EDS Mobitec MobiLED, orange LED matrix design
Passenger Capacity 35 seating + 56 standing = 91 total
Additional Specifications 110–120 km range, depending on operating scenarios

According to specifications released by LTA, a 10-minute charge stores up to 75kWh of energy in the bus’ batteries, which is sufficient for up to 48km of range. Specification sheets indicate a full recharge time of 30 minutes, and between 110–120 km of range on a full charge, depending on operating scenarios.

As part of the retrofitting works, the centre pole at the entrance has been removed to allow easier access for passengers travelling with open strollers.

Opportunity charging

Based around the concept of Opportunity charging, the ST Engineering Retrofitted Electric Bus is charged at the terminus of a bus route, where charging points (typically overhead charging) are erected. The bus is sufficiently recharged in a short amount of time (usually several minutes) before the bus continues on its next trip.

Volvo 7900 Electric at a OppCharge charging station in Sweden
Volvo 7900 Electric at an OppCharge charging station in Sweden

With fewer batteries required per bus, its advantages translate to a more spacious bus interior, lower environmental cost of battery production, and lower electricity consumption through reduced vehicle weight. Its disadvantages include the lack of deployment flexibility (on non-infrastructure-equipped routes) and the possible impact on bus operations should a charging station break down, and some redundancy is thus required, such as installing multiple chargers at terminating points.

Currently, efforts are focused on expanding the use of opportunity charging on suitable routes and the adoption of similar charging infrastructure between bus manufacturers, allowing multiple bus models to use the same charger.

The Opportunity Charging approach is favoured by European bus manufacturers. Conventional, depot-charged buses carry a large number of batteries on every bus to achieve sufficient operating range over a day’s worth of revenue service, and is the approach preferred by Chinese bus manufacturers.

Overhead pantograph

The ST Engineering Retrofitted Electric Bus will be charged via overheard pantograph, based on the opportunity charging (OppCharge) platform.

ABB OppCharge pantograph charger at CleanTech One

OppCharge is an open and competition-neutral interface seeking to accelerate the adoption of electric buses by being compatible with multiple bus manufacturers, hence offering operators choice and flexibility of buses without the need to modify existing charging infrastructure. These overhead pylon chargers with extendable pantographs are usually installed at the end stops of bus routes, allowing buses to quickly receive a full charge in-between trips.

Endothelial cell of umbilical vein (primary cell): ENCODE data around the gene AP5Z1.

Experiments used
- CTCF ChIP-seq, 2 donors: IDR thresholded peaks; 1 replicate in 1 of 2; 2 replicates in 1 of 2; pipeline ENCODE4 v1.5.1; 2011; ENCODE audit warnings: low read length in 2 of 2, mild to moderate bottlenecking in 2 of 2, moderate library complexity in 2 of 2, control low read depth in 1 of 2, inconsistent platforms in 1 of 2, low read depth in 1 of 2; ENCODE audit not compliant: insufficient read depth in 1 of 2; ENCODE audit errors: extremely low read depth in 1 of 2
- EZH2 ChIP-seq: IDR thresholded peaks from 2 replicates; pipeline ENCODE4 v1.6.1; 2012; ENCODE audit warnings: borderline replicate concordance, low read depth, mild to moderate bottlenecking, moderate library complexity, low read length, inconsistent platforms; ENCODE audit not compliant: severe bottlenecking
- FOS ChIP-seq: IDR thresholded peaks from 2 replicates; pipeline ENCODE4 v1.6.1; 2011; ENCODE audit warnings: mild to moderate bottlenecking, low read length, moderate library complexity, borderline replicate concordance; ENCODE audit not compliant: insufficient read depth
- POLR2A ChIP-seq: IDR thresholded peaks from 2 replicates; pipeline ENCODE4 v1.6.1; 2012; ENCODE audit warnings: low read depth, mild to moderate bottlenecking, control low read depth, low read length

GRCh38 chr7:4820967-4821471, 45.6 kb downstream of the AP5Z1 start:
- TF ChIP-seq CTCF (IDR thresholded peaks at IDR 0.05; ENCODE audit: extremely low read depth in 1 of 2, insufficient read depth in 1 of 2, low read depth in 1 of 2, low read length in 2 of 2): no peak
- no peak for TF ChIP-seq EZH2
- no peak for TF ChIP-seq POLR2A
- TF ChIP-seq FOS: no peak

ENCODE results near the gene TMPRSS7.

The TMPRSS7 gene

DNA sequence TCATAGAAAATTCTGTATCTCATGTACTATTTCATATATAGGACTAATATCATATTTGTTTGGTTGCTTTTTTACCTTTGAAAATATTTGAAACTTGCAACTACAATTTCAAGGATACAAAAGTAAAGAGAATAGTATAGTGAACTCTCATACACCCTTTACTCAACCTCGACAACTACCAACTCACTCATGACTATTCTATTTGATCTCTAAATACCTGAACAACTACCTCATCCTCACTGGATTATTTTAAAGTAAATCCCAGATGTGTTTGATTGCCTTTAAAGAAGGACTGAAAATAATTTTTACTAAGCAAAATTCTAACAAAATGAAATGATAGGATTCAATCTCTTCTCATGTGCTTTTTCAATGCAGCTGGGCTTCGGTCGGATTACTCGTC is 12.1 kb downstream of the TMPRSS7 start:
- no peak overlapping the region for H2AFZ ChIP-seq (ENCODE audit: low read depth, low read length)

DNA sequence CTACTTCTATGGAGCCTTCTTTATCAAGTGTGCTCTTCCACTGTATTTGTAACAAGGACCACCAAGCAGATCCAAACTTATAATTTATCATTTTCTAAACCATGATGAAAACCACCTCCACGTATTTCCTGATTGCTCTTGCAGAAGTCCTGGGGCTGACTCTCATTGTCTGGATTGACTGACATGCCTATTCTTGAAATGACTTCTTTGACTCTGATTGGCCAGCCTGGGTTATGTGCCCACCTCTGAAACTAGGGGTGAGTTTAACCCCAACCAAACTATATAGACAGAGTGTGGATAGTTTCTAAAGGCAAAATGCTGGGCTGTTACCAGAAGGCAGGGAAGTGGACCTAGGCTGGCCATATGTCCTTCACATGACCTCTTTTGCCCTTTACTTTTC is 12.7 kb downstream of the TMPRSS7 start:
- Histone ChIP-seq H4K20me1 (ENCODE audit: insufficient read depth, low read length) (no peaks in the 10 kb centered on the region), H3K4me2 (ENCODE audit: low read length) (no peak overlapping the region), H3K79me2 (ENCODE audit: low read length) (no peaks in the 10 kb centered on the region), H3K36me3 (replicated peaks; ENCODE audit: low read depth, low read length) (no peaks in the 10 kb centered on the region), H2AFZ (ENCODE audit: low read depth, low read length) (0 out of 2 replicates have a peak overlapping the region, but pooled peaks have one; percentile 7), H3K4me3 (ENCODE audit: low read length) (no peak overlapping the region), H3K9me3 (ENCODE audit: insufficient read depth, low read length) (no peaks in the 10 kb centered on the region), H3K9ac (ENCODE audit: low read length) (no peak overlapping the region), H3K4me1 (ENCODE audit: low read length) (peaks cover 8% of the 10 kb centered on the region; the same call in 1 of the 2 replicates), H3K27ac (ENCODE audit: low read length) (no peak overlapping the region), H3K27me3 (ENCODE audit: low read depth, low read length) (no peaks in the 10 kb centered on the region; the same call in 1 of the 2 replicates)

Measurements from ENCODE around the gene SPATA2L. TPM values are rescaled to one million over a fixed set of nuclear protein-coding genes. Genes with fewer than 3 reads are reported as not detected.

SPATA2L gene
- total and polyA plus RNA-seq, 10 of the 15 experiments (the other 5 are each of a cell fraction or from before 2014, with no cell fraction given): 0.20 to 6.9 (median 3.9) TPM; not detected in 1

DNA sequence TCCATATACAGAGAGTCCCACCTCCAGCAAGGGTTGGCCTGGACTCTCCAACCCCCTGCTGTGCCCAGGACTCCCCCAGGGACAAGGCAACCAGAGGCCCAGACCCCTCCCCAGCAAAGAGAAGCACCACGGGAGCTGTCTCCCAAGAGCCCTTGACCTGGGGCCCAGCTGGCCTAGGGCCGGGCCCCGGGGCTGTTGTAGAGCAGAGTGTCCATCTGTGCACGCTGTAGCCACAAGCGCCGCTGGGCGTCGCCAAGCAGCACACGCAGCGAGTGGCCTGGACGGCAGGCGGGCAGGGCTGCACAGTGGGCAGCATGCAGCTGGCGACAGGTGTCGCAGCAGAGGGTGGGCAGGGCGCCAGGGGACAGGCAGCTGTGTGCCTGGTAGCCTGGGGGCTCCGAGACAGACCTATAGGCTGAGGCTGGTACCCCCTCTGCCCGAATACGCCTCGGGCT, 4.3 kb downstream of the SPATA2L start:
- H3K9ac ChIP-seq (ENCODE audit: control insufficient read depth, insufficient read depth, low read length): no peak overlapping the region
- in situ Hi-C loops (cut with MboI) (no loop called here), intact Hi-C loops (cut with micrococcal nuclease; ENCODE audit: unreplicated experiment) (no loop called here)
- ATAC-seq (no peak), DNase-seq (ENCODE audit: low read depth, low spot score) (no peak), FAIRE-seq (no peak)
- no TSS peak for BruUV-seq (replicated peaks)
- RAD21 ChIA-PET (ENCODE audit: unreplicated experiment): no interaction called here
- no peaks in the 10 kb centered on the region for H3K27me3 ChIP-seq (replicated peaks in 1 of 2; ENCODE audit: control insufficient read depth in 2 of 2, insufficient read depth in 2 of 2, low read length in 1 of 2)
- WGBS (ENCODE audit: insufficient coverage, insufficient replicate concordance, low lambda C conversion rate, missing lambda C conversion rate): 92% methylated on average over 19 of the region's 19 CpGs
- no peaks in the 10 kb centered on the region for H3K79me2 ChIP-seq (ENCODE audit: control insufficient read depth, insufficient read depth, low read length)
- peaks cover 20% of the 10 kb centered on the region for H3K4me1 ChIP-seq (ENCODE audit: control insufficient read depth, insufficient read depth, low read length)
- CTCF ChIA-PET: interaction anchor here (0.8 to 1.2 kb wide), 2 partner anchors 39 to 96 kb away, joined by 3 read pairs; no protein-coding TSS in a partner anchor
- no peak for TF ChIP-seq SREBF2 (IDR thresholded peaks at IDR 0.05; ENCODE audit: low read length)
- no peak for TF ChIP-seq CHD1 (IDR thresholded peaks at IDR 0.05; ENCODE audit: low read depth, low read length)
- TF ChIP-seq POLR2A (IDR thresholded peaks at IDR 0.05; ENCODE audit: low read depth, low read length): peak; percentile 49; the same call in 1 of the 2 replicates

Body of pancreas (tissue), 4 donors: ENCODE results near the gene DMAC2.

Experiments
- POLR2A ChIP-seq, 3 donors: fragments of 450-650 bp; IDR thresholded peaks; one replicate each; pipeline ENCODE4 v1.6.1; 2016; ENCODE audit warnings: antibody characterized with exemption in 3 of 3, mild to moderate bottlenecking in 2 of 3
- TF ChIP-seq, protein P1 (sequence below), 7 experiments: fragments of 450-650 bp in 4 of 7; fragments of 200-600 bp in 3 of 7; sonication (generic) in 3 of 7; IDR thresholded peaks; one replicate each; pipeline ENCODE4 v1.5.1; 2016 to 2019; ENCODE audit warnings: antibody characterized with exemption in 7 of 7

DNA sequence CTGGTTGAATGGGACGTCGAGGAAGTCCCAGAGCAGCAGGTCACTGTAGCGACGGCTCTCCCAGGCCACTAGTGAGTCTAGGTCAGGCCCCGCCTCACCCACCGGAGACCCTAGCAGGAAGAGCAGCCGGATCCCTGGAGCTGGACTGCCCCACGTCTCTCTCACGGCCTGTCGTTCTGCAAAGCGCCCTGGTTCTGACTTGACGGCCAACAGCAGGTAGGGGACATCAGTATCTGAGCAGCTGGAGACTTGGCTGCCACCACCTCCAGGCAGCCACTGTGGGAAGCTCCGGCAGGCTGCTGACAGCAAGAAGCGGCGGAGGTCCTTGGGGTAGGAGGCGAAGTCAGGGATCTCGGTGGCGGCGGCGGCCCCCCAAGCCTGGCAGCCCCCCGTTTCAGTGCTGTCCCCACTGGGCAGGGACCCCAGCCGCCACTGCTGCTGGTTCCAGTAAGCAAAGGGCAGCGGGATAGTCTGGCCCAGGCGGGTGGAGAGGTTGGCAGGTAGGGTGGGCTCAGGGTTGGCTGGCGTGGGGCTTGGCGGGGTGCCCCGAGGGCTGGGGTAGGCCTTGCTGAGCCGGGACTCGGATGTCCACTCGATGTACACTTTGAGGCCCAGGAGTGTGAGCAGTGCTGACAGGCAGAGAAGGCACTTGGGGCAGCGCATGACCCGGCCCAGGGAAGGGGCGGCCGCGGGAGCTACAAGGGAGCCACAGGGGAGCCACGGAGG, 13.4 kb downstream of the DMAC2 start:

Charging is fully automatic and secured by a two-way WiFi communication sequence. The driver gets a clear indication in order to stop within the specified ± 200 mm from the reference point. The charging sequence is started by activating the parking brake, and the driver can interrupt it at any time.

Swiss-Swedish engineering group ABB supplied four 450 kW chargers with installation, civil works, project management and commissioning. These chargers would allow the electric buses to be quickly recharged in less than ten minutes at key bus interchanges with an automated rooftop connection.

A similar overhead charger was installed at Cleantech Park in support of the NTU-LTA-Volvo Autonomous Bus Trial. The Volvo 7900 Electric bus participating in the trial is OppCharge-compatible and is recharged with the ABB HVC 300P fast-charge system, which delivers 300 kW DC power.

Two overhead pantograph chargers were each installed at Bukit Panjang Integrated Transport Hub and Bedok Integrated Transport Hub.

External Links & References:

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3 thoughts on “ST Engineering Retrofitted Electric Bus (MAN A22)

  • 21 January 2020 at 6:54 PM

    Just saw on PIE, seems like it can actually drive

  • 3 January 2020 at 8:01 AM

    Wonder why they removed the MAN badge?Or simply just put ST

    • 1 April 2020 at 4:25 AM

      MAN says if you do “significant” (e.g. this one) modifications to their buses without their approval, all MAN emblems must be removed.